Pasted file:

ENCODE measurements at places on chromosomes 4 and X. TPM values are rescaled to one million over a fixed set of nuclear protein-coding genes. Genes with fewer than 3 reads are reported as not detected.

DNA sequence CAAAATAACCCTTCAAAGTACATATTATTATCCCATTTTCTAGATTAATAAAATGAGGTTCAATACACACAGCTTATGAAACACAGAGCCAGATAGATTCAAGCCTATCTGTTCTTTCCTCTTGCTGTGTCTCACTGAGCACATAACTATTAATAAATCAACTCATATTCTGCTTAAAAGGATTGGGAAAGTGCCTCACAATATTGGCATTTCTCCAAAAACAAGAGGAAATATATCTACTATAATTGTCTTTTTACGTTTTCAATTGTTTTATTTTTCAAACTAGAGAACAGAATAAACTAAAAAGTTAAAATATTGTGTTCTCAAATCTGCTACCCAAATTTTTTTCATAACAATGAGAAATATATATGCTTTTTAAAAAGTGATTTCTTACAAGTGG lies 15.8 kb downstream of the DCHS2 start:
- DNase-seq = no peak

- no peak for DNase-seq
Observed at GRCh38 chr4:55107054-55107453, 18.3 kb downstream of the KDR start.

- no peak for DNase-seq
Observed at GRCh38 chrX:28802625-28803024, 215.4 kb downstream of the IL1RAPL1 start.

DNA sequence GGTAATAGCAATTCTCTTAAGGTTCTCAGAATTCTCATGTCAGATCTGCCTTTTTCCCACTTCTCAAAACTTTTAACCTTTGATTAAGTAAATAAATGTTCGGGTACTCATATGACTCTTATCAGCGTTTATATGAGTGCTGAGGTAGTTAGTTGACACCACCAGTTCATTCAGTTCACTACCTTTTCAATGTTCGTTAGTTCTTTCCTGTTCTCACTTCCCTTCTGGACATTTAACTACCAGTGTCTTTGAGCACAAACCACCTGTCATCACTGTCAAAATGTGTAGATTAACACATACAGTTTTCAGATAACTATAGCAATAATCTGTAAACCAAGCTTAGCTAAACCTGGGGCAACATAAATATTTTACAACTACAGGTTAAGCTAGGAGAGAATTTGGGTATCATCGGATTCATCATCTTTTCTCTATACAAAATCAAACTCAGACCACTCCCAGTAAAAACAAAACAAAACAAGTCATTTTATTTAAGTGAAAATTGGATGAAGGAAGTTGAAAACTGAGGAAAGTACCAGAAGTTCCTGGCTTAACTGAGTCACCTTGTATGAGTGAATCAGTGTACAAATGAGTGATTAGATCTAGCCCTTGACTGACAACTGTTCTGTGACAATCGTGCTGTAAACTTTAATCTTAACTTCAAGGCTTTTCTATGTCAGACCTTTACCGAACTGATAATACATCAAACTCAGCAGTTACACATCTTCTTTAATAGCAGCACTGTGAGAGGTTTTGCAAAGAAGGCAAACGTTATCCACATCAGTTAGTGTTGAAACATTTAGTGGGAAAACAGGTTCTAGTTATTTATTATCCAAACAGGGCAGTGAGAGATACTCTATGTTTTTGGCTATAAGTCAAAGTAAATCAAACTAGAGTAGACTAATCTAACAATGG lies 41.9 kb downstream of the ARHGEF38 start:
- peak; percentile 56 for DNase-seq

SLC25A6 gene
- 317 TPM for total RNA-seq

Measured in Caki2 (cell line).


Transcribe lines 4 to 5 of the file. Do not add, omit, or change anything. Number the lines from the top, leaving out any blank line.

- no peak for DNase-seq
Observed at GRCh38 chr4:55107054-55107453, 18.3 kb downstream of the KDR start.